Taoism, Shintoism, and the Ethics of Technology: An Ecocritical Review of ‘Howl’s Moving Castle’

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Co-written with Dr Garrath T. Wilson. Resilience: A Journal of the Environmental Humanities, Vol 2, No.3 (Fall 2015). You can continue to read the pre print copy of the article here: Loughborough University Institutional Repository

Building on the continuing tropes that director Hayao Miyazaki and Studio Ghibli often reflect upon in the cores of their feature films, in Howl’s Moving Castle, the themes of war, industrialisation, and metamorphosis compete, contrast, and comment upon notions of peace, nature and self-understanding.

In Howl’s Moving Castle, Miyazaki is interested in exploring harmony through Taoism, especially through the notion of yin-yang, whereby oppositional forces are complementary, interrelated, and a part of nature. Howl is the central conduit through which many of these expressions can be found. The wizard Howl, dressed in white, is an adult with ‘the heart of a child’ who becomes increasingly infantile in his behaviour as a counterpoint to his fear that in joining an ‘adult’ conflict, he may lose his own humanity and permanently become a hideous, black crow-like creature of war, whose magical abilities will become co-opted into a great industrial war-machine that serves little purpose other than nihilistic destruction, eventually turning against nature itself. Man versus man; man versus nature (as magic); industry versus nature (as magic); and so on, are all encapsulated within Howl’s conflicted being as he fights soldiers, wizards and flying machines. Yet, at no point does the film suggest that Howl should follow a redemption path to a hidden better-self which one might expect from a Western narrative of metamorphism such as Disney’s Beauty and the Beast (1991). Instead, Howl’s existence contains both yin and yang. Much like the pernicious threats facing No-Face in Spirited Away (2001) and Nago, the Boar God of Princess Mononoke (1997), Howl is a reflection of an environment that has been manipulated by mankind. With the help of young protege Markl, Howl already benevolently helps his various neighbours with his magic powers, so the use of spell craft is never suggested to be inherently malevolent or corrupting. The implication is that the harmony within Howl’s being depends upon an interconnected natural balance rather than denial, suppression and exclusion.

Sandwiched between Miyazaki’s Spirited Away and Ponyo on the Cliff by the Sea (2008) – films which focus on the maturation of the child as they adjust to the Shinto/spiritual nature of the environment in which they live – Howl’s Moving Castle also presents the viewer with Sophie Hatter. Sophie is an 18 year old girl who’s coming-of age story is ironically epitomised by a magical curse turning her into a 90 year old ‘shriveled’ lady. In contrast to Howl’s development, Sophie constantly reiterates that she does not find herself ‘pretty’, but it is only once she, like Howl, is capable of attuning herself to her environment – not as an altruistic hat maker or cleaning lady who distances herself to a safe vantage point from which to help others – but as a self-confident woman, that the spell is lifted.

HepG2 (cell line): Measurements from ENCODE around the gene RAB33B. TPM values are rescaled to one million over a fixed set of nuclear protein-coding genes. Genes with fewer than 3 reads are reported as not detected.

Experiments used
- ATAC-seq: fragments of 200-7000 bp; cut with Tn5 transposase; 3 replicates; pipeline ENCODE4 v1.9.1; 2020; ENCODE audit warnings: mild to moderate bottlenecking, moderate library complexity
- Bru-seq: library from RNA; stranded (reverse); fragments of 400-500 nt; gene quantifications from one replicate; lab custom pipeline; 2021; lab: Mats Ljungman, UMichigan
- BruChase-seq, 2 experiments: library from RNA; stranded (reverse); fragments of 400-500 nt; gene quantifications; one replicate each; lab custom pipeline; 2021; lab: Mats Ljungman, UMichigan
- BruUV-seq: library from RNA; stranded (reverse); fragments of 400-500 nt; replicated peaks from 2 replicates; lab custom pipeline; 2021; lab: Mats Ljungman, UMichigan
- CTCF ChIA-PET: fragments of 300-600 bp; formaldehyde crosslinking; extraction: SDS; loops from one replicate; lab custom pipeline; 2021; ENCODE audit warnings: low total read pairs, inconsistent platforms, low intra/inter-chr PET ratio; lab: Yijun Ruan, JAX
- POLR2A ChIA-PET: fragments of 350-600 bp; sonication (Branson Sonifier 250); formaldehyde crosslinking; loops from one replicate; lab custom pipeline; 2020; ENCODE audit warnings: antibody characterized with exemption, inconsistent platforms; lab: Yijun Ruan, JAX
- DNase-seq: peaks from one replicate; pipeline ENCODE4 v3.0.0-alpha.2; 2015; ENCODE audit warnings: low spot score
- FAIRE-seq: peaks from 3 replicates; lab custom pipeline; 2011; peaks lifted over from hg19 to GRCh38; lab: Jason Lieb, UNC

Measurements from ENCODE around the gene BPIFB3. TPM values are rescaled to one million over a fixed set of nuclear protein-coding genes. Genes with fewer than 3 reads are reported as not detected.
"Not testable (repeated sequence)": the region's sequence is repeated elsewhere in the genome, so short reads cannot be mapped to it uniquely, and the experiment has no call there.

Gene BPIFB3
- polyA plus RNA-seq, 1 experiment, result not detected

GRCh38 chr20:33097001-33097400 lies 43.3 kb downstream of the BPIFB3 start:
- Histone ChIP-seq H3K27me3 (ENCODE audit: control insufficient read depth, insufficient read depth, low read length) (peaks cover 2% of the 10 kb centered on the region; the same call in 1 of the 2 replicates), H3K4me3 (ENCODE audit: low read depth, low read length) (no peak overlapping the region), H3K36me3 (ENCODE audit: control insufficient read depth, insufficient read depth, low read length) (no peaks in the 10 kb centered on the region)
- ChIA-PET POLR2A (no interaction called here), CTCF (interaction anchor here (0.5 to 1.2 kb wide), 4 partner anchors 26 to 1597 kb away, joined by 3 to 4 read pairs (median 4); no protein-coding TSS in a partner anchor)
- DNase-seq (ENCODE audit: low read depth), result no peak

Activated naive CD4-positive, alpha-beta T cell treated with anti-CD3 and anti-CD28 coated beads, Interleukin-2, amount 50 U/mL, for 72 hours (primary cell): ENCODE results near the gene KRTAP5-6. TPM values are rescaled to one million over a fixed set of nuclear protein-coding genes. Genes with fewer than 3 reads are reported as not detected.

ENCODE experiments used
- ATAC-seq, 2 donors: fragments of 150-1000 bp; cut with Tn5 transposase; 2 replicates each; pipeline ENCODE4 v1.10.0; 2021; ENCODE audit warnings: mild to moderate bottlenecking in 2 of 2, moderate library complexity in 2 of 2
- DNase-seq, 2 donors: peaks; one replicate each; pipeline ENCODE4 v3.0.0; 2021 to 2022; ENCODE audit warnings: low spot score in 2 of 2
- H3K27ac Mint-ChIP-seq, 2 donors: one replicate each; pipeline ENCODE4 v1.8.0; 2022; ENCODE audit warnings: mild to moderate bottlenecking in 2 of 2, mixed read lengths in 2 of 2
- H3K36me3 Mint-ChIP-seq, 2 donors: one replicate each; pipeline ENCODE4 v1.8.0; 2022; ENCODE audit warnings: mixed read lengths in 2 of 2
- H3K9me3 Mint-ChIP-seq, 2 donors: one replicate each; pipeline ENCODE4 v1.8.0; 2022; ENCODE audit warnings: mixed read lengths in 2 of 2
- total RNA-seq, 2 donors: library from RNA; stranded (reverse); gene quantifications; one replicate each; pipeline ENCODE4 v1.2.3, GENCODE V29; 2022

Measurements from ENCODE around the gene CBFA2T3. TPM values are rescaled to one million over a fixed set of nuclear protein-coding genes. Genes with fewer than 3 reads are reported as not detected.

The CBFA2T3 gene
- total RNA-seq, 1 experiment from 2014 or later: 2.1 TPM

Meanwhile, other characters in Howl’s Moving Castle are pursuing their own aggressively self-serving agendas, whether it be the Witch of the Waste’s ‘greedy’ capturing of Howl’s heart, or Madam Suliman’s manipulation of the war effort and disempowerment of rival wizards. Both of these characters have attained their place through an abuse of the equilibrium, but they know nothing about interpersonal relationships and are desperate to manipulate and control the environment in which they exist. The Witch is revealed to have put an anti-aging metamorphic spell upon herself, eventually becoming a lump of lipid goo – a transformative reflection of her true selfish state; and Suliman, who has legions of cloned servants comparative to the Witch’s golem footmen, appears to reside within a self-contained greenhouse in contrast to the less controllable but more spectacular utopian environment that Howl helps to guide, shape, and share with Sophie, because ‘he just wants to be free’…


The full 2,100 word version of this journal article is published in Resilience: A Journal of the Environmental Humanities, Vol 2, No.3 (Fall 2015). You can continue to read the pre print copy of the article here: Loughborough University Institutional Repository

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